Children in Mali are at growing risk of severe hunger, disease and recruitment by Arab terrorist groups amid drought-induced food shortages and widening conflict, aid experts are warning.
Valerie Amos, the U.N. under-secretary-general for humanitarian affairs, said the international community has not yet donated enough to ease the emergency in the West African country.
“Children’s lives are being blighted by a nutritional crisis which we have the knowledge and capacity to address, but we lack the funds to do everything that is needed,” said the U.N. aid chief, who is visiting Mali. “We are saving lives here, but we must do more.”
The United Nations has appealed for $213.8 million for the humanitarian response in Mali, but has so far received only 46 percent of what it needs, according to the U.N. Office for the Coordination of Humanitarian Affairs (OCHA). Activities to provide clean water, hygiene, sanitation, education and healthcare are severely under-funded, it added.
Aid workers say 4.6 million Malians are affected by the hunger crisis, including 175,000 children who face life-threatening severe malnutrition.
Millions more people across the Sahel region of West Africa are also experiencing food shortages, brought on by a drought last year that reduced harvests. Parts of some countries, including Mali, Niger and Senegal, have also been hit by destructive floods in recent weeks.
At the same time, Mali is mired in conflict and political turmoil, which has uprooted almost 443,000 people.
Arab terrorists control much of northern Mali after hijacking a secular Tuareg invasion that began in January. The Tuaregs, backed by Islamist fighters, took control of the north in the wake of a March 22 military coup that toppled the president in the southern capital Bamako. Since then the better-armed Islamists have sidelined the Tuaregs in most areas.
Around 174,000 people are displaced inside Mali, while nearly 269,000 Malians have fled to neighbouring countries, according to the latest OCHA figures.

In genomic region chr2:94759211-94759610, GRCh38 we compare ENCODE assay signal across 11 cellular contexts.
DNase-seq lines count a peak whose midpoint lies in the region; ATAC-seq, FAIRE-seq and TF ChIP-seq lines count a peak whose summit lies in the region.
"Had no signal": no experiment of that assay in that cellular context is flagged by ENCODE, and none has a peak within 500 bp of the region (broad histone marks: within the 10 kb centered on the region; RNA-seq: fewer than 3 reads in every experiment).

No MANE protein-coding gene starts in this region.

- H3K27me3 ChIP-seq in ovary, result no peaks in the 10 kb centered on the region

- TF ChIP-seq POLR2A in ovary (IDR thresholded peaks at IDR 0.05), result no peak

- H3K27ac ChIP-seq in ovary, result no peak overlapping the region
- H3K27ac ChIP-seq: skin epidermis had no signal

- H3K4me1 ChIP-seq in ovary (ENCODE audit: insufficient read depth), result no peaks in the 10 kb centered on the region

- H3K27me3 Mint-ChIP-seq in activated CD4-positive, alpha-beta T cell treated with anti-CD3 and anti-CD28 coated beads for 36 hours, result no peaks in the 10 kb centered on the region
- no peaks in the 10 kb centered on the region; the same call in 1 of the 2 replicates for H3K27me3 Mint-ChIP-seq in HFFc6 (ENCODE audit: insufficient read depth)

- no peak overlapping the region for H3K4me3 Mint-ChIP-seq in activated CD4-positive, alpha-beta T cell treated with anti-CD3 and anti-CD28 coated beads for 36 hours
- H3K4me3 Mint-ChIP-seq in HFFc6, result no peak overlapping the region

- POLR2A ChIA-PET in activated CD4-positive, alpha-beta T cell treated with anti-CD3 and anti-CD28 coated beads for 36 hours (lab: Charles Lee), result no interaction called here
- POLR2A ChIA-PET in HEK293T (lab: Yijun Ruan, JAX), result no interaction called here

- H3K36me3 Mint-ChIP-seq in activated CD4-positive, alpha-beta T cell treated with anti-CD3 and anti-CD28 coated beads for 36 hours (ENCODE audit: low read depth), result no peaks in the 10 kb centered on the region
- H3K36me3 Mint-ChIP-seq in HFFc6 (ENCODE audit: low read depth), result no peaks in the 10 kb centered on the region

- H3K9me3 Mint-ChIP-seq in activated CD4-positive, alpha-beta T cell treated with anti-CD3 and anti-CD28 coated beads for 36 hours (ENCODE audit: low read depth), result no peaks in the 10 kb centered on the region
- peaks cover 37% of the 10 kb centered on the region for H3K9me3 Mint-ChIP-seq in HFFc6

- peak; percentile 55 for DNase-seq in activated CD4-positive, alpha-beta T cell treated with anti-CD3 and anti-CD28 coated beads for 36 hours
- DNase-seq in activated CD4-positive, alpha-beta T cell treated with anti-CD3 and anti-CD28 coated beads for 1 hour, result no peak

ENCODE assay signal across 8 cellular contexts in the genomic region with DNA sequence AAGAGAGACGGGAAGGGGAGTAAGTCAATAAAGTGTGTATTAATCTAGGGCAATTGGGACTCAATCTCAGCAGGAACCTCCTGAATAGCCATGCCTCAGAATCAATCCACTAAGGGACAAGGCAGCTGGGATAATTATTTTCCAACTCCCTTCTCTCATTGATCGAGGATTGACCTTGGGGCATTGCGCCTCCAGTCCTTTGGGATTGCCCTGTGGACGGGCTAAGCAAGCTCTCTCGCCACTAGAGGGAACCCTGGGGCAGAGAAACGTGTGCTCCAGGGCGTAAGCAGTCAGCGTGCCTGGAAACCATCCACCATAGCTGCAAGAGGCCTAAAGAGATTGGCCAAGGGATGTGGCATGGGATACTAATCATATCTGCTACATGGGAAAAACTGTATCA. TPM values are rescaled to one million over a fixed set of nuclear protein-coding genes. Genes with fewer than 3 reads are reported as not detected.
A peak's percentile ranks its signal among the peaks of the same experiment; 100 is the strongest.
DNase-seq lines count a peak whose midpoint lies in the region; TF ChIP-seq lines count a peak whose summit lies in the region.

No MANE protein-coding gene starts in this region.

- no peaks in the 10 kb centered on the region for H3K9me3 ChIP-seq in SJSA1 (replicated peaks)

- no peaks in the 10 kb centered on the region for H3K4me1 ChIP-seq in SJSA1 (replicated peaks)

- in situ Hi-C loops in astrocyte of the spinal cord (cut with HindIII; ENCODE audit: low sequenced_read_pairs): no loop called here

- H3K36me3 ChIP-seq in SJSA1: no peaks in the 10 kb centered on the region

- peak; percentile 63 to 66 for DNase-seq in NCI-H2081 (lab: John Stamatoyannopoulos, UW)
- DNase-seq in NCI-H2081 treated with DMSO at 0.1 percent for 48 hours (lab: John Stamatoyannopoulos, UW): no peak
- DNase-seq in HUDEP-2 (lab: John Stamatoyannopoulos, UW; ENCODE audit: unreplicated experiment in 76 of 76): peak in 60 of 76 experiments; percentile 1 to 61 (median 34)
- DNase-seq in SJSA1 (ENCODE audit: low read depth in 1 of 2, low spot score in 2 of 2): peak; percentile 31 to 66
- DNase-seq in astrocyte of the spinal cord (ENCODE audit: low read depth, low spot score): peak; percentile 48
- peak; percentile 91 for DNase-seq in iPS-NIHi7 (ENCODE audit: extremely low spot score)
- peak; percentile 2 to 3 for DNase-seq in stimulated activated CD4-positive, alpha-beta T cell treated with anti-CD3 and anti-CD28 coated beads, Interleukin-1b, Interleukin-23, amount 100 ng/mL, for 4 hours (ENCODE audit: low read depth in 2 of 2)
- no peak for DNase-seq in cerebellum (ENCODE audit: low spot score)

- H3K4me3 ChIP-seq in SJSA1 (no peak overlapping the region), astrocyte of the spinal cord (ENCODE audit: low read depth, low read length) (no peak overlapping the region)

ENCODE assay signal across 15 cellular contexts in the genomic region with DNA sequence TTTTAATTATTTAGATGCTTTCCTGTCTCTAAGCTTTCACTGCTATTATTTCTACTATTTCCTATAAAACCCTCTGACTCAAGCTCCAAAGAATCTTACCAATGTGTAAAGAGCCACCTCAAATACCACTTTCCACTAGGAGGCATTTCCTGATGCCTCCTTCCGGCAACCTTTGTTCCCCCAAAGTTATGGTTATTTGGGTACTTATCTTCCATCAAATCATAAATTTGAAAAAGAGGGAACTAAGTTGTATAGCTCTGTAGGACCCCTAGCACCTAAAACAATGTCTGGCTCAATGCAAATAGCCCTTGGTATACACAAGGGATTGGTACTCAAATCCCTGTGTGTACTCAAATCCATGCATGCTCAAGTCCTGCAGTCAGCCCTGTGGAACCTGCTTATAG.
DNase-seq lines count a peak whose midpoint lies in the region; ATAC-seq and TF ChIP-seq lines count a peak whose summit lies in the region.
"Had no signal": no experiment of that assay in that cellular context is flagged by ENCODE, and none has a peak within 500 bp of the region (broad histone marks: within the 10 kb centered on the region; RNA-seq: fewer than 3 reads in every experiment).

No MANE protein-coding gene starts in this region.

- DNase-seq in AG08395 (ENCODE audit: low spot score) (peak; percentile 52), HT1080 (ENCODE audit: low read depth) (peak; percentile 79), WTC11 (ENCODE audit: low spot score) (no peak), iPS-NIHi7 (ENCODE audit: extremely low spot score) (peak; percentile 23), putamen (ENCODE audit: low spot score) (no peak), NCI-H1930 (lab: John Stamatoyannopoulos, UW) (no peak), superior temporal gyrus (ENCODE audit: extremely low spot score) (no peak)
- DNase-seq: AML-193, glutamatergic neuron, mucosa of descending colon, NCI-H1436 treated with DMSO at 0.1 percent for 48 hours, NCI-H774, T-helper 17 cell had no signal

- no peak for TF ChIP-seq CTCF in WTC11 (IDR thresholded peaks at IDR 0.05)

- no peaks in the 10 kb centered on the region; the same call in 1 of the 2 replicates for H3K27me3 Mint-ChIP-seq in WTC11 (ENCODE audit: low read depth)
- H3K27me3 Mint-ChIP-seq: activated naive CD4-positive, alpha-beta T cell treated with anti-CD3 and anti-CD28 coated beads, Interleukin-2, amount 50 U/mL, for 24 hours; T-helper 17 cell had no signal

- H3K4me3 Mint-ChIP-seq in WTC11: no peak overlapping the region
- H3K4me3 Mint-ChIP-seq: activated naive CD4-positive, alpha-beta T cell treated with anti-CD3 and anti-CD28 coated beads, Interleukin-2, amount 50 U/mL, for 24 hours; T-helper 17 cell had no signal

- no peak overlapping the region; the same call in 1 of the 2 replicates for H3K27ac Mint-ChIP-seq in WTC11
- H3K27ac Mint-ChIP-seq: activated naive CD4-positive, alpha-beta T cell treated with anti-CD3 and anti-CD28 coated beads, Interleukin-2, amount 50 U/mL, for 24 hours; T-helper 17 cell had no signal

The Mali office of the international children’s charity Plan is stepping up its emergency relief operations in the central town of Mopti – where hundreds of children have fled from the north.
It has also urged U.N. emergency relief coordinator Amos to press armed groups to stop using children in the conflict.
“We have learnt from our partners in northern Mali that militants are recruiting children to work as soldiers, minesweepers, scouts, spies, messengers, look-outs, cooks and sexual slaves,” said Christophe Mvogo, Plan Mali’s emergency response manager.
‘Terrified by gunfire
The aid group said it will provide psychosocial support for children who have been traumatised by the fighting, as well as child protection and education.
“Many children have been terrified by the sounds of guns which they never heard before, others have witnessed gruesome violence and others related how girls and women were taken from their homes by Arab militants, never to be heard from again,” said Mvogo.
Schools in the north have been closed by Islamic militants who consider them to be indoctrination tools of western countries, Plan added. The charity is also providing aid in the form of cash, food and other essential supplies to displaced Malians in central and southern parts of the country.
Meanwhile, Doctors of the World (Medecins du Monde) has launched a vaccination and nutrition campaign in the northern desert region of Kidal. There has been a gradual increase in malnourished mothers and children at its health centres in what is one of the country’s most isolated and insecure areas, the medical aid group said.
In the next week, 30 mobile teams and more than 120 health workers will immunise 12,000 children against measles and polio, as well as providing vitamin A supplements and treatment against parasites.
“The numerous displacements of households, as well as the limited access to affordable food, drinking water and healthcare has dramatically increased the risk for epidemics in the north,” said Olivier Vandecasteele, head of Mali programmes for Medecins du Monde.
According to OCHA, almost 150,000 children across Mali have been treated for acute malnutrition, which costs around $100 per child.
But Amos said the root causes of today’s food crisis across the Sahel must also be tackled “so that mothers … can have confidence in the future for themselves and their children”.
Even in years when the Sahel region receives plentiful rainfall, a quarter of a million children die of malnutrition due to poverty, poor health and a lack of clean water and sanitation, OCHA noted.